squash, multiple genes are present for resistance to a number of viruses. This cotton case stands out because both genes have distinct commercial uses.
The environmental assessment and determination documents for this petition were relatively short. The assessment formally considered only two alternative actions: “no action,” which would mean refusal to grant nonregulated status, or a determination of a “finding of no significant impact,” which would result in complete deregulation. These alternatives contrast with other recent environmental assessments. For example, in the environmental assessment of a Bt corn petition that was also reviewed in 1997 (96-317-01p), three alternative actions are stated. The additional action listed is to “approve the petition with geographical limitation.” No explanation was given in this case study’s assessment about why only two options were considered.
Disease in the Transgenic Crop and Its Progeny Resulting from the Trans genes. Because the herbicide tolerance and Bt genes were inserted using Agrobacterium tumefaciens, and because a cauliflower mosaic virus 35S promotor and a chimeric 35S promotor were part of the inserted DNA, APHIS examined the potential for risk from these sequences that came from plant pest species. The potential for these sequences to result in risks was dismissed because the disease-causing genes were not present.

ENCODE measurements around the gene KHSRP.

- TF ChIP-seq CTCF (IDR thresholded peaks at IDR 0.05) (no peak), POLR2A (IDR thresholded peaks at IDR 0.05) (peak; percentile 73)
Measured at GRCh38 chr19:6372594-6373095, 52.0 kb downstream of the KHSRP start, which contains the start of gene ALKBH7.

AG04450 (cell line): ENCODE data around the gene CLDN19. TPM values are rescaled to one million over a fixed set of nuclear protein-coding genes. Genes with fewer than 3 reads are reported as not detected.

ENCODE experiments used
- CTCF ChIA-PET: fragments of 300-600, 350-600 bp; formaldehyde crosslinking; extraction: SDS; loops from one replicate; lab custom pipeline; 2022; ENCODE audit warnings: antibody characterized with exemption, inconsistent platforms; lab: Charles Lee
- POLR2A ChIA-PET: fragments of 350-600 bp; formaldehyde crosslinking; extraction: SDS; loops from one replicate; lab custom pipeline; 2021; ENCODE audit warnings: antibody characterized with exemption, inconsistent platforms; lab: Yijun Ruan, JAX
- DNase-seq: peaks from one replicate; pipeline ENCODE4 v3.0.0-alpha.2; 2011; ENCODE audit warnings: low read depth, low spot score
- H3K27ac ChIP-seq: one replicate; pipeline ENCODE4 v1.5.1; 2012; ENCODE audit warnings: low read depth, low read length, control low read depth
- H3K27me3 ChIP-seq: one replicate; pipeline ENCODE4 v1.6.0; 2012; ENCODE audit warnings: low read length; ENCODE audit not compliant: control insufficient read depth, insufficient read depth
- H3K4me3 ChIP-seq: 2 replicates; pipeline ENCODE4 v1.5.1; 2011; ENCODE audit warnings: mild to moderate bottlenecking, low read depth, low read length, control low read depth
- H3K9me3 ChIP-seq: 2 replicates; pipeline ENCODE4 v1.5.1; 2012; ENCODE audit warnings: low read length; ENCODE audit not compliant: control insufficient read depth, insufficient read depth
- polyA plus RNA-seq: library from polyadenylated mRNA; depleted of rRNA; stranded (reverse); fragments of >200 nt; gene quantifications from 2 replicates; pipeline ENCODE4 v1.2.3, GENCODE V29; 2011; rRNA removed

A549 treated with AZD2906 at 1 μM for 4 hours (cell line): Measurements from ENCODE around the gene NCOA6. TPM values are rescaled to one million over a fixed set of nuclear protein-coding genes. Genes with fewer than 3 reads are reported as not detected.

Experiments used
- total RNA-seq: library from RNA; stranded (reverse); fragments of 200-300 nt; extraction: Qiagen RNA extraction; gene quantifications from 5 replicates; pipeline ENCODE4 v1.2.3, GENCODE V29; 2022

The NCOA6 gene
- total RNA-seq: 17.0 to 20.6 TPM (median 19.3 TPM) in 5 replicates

Potential Environmental Impacts. APHIS recognized the potential for transgenic cotton to cross with wild cottons in some parts of the continental United States but concluded that “none of the relatives of cotton in the United States show any definite weedy tendencies” (USDA 1997b). (APHIS acknowledged that judgment of weediness based on the 12 traits listed by Baker (1965) or subsequent modifications are “imperfect guides to weediness.” (The utility of Baker’s list as a regulatory guide is discussed at length in the previous case study and is not repeated here.) Furthermore, APHIS stated that gene flow to wild relatives would not be a problem because (1) “any potential effects of the trait would not significantly alter the weediness of the wild cotton; and (2) wild cotton populations have not been actively protected, but have in fact been, in some locations such as Florida, subject in the past to Federal eradication campaigns because they serve as potential hosts for the boll weevil” (USDA 1997b). The EPA, which has also reviewed transgenic Bt cotton, came to a different conclusion. EPA allowed the planting of cotton in all areas of the continental United States except southern Florida because of the presence